Course Hero. "Black Like Me Study Guide." Course Hero. 2 Apr. 2018. Web. 13 Nov. 2018. <https://www.coursehero.com/lit/Black-Like-Me/>.
Course Hero. (2018, April 2). Black Like Me Study Guide. In Course Hero. Retrieved November 13, 2018, from https://www.coursehero.com/lit/Black-Like-Me/
(Course Hero, 2018)
Course Hero. "Black Like Me Study Guide." April 2, 2018. Accessed November 13, 2018. https://www.coursehero.com/lit/Black-Like-Me/.
Course Hero, "Black Like Me Study Guide," April 2, 2018, accessed November 13, 2018, https://www.coursehero.com/lit/Black-Like-Me/.
The Catholic Church was a source of guidance and spiritual nourishment for John Howard Griffin. His desire to study Gregorian chants brought him back to France after World War II. There, while studying music at several monasteries as his eyesight waned, he underwent a religious transformation. Griffin converted to Catholicism in the early 1950s. He was strongly influenced by the writings of Italian priest Saint Thomas Aquinas and French philosopher and liberal Christian humanist Jacques Maritain. Maritain was instrumental in drafting the Universal Declaration of Human Rights adopted by the United Nations General Assembly in 1948.
In Black Like Me, Griffin visits Saint John the Baptist Catholic Church for a peaceful moment as he adjusts to life as a black man in New Orleans. He also finds that the Catholic Bookstore is the only place in the city that will allow him to cash a traveler's check. Toward the end of his journey through the South, Griffin takes refuge within the walls of a Trappist monastery in Georgia. There, he reads a book, For Men of Good Will (1961) by Father Robert Guste. The book makes him think about the hypocrisy of the racist Christians he encounters in the South. All of these Catholic spaces and prominent theologians provide Griffin with renewed resolve to work against bigotry. In 1964 Griffin and President John F. Kennedy (posthumously) both received the Pacem in Terris Peace and Freedom Award. The award is presented by the Catholic Church "to honor a person for their achievements in peace and justice, not only in their country but in the world."
John Howard Griffin was not the first white journalist to go undercover as a black man in America. In 1948 Pulitzer-Prize-winning writer Ray Sprigle darkened his skin. He then traveled with the black civil rights leader John Wesley Dobbs as his companion into the same states that Griffin would visit a little more than a decade later. Sprigle's goal was to reveal to white Americans what it was really like to be a black man in the South.
The region was still under the sway of Jim Crow laws that had been written to forcibly separate white citizens from black citizens in almost every aspect of public life. The laws denied African Americans access to many recreational places altogether. Sprigle wrote the 21-part series, "I Was a Negro in the South for 30 Days," for the Pittsburgh Post-Gazette. It opened many people's eyes to the humiliation and injustice of this rigid segregation and of white supremacy. The articles were instrumental in helping prepare white Americans for future desegregation legislation.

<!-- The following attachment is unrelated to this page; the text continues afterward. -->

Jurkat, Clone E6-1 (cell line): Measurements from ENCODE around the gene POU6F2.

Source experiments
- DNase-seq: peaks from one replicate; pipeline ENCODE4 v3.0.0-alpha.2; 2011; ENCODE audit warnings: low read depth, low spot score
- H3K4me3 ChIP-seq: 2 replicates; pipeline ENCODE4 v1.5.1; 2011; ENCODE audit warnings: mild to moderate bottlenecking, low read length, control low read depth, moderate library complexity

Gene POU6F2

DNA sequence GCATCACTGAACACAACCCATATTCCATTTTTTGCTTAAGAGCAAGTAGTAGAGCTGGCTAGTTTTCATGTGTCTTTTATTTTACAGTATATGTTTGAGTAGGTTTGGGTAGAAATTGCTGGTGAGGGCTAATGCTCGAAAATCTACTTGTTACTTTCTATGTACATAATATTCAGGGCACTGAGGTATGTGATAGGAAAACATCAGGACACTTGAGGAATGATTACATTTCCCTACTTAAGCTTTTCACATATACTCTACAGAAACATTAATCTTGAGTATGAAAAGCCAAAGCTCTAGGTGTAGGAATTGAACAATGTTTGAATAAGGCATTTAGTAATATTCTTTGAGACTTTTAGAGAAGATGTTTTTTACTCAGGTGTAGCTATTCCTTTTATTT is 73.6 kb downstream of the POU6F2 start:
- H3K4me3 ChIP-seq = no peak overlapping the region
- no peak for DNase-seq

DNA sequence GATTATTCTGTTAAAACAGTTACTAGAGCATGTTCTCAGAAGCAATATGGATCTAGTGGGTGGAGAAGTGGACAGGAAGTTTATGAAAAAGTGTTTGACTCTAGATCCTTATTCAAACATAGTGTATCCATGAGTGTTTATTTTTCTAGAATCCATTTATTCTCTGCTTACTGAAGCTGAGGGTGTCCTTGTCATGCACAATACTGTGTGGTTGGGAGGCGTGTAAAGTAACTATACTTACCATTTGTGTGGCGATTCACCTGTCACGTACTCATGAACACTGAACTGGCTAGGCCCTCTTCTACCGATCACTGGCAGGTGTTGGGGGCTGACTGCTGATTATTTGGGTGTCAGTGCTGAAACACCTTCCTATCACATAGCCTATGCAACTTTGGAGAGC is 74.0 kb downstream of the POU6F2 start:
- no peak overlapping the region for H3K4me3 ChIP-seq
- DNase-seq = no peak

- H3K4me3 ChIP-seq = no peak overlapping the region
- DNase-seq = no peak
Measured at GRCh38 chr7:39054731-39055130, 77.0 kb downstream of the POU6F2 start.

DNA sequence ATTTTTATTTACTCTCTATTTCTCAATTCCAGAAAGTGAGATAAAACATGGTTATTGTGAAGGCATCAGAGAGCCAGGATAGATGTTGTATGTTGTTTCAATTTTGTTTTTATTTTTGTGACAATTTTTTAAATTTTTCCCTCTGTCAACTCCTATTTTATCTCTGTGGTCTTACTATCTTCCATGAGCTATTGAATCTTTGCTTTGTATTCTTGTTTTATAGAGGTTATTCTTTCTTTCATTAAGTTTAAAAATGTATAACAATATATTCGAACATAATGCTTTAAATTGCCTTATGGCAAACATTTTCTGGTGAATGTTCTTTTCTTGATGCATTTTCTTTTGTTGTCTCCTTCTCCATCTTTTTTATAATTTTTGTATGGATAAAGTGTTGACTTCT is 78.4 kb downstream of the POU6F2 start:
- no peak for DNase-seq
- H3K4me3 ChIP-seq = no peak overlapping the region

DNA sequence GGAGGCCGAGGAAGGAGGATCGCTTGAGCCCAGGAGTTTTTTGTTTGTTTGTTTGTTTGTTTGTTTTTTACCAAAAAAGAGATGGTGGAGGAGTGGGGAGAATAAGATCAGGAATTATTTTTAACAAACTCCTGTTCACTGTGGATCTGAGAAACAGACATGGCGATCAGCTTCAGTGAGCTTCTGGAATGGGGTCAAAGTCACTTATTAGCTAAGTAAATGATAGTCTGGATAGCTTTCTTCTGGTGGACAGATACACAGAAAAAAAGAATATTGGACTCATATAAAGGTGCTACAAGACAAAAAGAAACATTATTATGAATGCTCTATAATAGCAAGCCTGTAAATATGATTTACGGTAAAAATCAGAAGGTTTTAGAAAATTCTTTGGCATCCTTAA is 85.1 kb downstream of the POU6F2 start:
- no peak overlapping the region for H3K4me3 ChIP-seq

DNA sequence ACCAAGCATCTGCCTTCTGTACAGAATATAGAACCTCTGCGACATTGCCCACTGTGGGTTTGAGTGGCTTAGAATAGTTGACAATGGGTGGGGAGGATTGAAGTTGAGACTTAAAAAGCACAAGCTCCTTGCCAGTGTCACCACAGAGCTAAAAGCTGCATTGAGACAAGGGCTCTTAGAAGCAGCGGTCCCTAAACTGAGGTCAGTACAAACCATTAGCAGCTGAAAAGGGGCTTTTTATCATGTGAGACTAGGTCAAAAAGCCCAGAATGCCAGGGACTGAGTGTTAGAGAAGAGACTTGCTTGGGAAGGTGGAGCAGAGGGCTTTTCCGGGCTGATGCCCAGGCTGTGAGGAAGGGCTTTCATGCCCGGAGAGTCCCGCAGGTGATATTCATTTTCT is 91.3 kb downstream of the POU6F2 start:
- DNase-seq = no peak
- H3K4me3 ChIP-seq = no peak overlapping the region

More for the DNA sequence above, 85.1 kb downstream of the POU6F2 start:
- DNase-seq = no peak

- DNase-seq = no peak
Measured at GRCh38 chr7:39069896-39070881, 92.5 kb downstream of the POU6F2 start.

In the years leading up to the publication of Black Like Me, a number of civil rights victories were achieved. The book was written six years after the landmark 1954 Supreme Court decision of Brown v. Board of Education of Topeka mandating the desegregation of all American public schools. A year later, African American seamstress Rosa Parks refused to give up her seat to a white person on a bus in Montgomery, Alabama. In response to her arrest, black citizens of Montgomery, among them African American civil rights activist Martin Luther King Jr., organized a yearlong boycott of the city's public buses. The boycott ended on December 20, 1956, when another landmark Supreme Court case, Browder v. Gayle, declared bus segregation unconstitutional.
Racial tensions ran high in the deep South as these impending changes began to be discussed. Thousands of white Southerners joined organizations like White Citizens Councils and the Ku Klux Klan in reaction to the new federal rulings. Both of these groups promoted the use of violence and intimidation tactics to discourage integration and black voter registration. John Howard Griffin writes about a willful ignorance he witnessed among many white citizens who refused to acknowledge the degrading impact of racial discrimination on African American citizens.
Griffin acknowledged that his involvement in racial reconciliation after Black Like Me was published may have helped to build some bridges between white and black civic leaders in the early 1960s. However, Griffin felt uncomfortable in his role as spokesman on behalf of black people, even as he felt compelled to represent their interests in a nation that simply would not give them a voice.
As early as 1975 Griffin said in an interview, that at one time, it was necessary for whites to speak up for black people because most white people simply wouldn't listen to what black people had to say. "But those days are over," Griffin said, "and it is absurd for a white man to presume to speak for black people when they have superlative voices of their own." From the moment he was awakened to the injustices of racism, Griffin strived to recognize the dignity of African American men and women. He respected their autonomy and never presumed to know better than they did what course of action to take in the struggle for their civil rights.